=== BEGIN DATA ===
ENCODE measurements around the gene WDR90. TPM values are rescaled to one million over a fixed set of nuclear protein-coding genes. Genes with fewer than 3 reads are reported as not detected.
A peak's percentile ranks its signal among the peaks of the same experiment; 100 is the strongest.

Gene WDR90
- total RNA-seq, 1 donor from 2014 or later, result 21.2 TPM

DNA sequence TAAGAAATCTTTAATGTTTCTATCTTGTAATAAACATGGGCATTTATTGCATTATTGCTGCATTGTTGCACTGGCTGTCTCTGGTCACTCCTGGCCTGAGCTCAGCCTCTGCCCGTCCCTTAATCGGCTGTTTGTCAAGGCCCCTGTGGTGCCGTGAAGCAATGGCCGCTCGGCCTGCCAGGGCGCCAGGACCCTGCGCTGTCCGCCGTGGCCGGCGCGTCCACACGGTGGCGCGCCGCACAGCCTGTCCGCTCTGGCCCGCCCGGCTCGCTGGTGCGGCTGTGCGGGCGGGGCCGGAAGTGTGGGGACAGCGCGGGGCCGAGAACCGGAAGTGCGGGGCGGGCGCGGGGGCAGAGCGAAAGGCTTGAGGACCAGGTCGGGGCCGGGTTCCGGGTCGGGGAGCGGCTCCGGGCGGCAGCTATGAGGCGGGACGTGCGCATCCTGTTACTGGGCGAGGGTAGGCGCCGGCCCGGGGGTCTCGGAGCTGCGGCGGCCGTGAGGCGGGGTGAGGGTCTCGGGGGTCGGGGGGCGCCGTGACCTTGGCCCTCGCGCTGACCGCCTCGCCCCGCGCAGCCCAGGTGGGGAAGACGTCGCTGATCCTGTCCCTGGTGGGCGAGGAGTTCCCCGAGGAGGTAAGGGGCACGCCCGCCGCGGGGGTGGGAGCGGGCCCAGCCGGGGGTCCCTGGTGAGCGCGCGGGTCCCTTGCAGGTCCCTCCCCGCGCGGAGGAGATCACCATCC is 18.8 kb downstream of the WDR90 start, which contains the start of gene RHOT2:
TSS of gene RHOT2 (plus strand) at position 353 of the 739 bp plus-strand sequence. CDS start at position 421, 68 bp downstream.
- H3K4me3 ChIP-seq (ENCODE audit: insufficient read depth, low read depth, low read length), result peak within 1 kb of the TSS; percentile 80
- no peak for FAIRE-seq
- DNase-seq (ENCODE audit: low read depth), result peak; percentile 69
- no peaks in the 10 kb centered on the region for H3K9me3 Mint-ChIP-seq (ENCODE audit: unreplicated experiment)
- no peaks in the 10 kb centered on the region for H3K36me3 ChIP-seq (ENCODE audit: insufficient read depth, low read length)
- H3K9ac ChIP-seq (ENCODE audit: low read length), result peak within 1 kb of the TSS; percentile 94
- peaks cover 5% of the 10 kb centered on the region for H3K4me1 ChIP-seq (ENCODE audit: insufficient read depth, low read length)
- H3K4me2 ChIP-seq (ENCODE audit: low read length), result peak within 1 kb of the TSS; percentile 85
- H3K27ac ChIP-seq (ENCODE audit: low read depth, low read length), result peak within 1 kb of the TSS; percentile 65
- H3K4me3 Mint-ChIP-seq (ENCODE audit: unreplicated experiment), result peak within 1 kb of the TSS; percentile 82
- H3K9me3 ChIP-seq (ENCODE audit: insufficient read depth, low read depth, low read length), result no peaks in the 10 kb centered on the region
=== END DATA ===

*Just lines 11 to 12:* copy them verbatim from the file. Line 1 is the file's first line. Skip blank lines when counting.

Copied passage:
- no peaks in the 10 kb centered on the region for H3K36me3 ChIP-seq (ENCODE audit: insufficient read depth, low read length)
- H3K9ac ChIP-seq (ENCODE audit: low read length), result peak within 1 kb of the TSS; percentile 94